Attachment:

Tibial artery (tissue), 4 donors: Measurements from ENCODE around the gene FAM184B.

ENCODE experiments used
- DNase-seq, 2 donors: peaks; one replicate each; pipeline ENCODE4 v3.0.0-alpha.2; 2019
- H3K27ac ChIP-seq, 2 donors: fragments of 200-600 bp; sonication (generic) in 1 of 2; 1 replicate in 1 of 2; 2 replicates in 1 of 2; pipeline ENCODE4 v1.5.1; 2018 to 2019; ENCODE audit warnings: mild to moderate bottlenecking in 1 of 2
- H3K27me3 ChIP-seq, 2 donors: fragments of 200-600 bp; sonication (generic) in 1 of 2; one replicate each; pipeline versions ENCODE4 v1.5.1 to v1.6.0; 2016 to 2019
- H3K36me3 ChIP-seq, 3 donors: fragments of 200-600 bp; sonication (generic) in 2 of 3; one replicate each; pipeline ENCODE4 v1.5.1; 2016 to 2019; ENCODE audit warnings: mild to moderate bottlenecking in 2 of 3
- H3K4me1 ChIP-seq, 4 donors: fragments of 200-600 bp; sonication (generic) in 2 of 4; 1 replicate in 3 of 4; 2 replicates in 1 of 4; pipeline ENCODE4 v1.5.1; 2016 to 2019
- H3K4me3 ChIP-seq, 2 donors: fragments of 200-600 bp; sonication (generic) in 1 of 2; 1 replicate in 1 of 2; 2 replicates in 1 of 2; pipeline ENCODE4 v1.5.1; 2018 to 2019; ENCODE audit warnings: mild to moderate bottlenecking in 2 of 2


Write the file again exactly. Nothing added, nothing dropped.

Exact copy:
Tibial artery (tissue), 4 donors: Measurements from ENCODE around the gene FAM184B.

ENCODE experiments used
- DNase-seq, 2 donors: peaks; one replicate each; pipeline ENCODE4 v3.0.0-alpha.2; 2019
- H3K27ac ChIP-seq, 2 donors: fragments of 200-600 bp; sonication (generic) in 1 of 2; 1 replicate in 1 of 2; 2 replicates in 1 of 2; pipeline ENCODE4 v1.5.1; 2018 to 2019; ENCODE audit warnings: mild to moderate bottlenecking in 1 of 2
- H3K27me3 ChIP-seq, 2 donors: fragments of 200-600 bp; sonication (generic) in 1 of 2; one replicate each; pipeline versions ENCODE4 v1.5.1 to v1.6.0; 2016 to 2019
- H3K36me3 ChIP-seq, 3 donors: fragments of 200-600 bp; sonication (generic) in 2 of 3; one replicate each; pipeline ENCODE4 v1.5.1; 2016 to 2019; ENCODE audit warnings: mild to moderate bottlenecking in 2 of 3
- H3K4me1 ChIP-seq, 4 donors: fragments of 200-600 bp; sonication (generic) in 2 of 4; 1 replicate in 3 of 4; 2 replicates in 1 of 4; pipeline ENCODE4 v1.5.1; 2016 to 2019
- H3K4me3 ChIP-seq, 2 donors: fragments of 200-600 bp; sonication (generic) in 1 of 2; 1 replicate in 1 of 2; 2 replicates in 1 of 2; pipeline ENCODE4 v1.5.1; 2018 to 2019; ENCODE audit warnings: mild to moderate bottlenecking in 2 of 2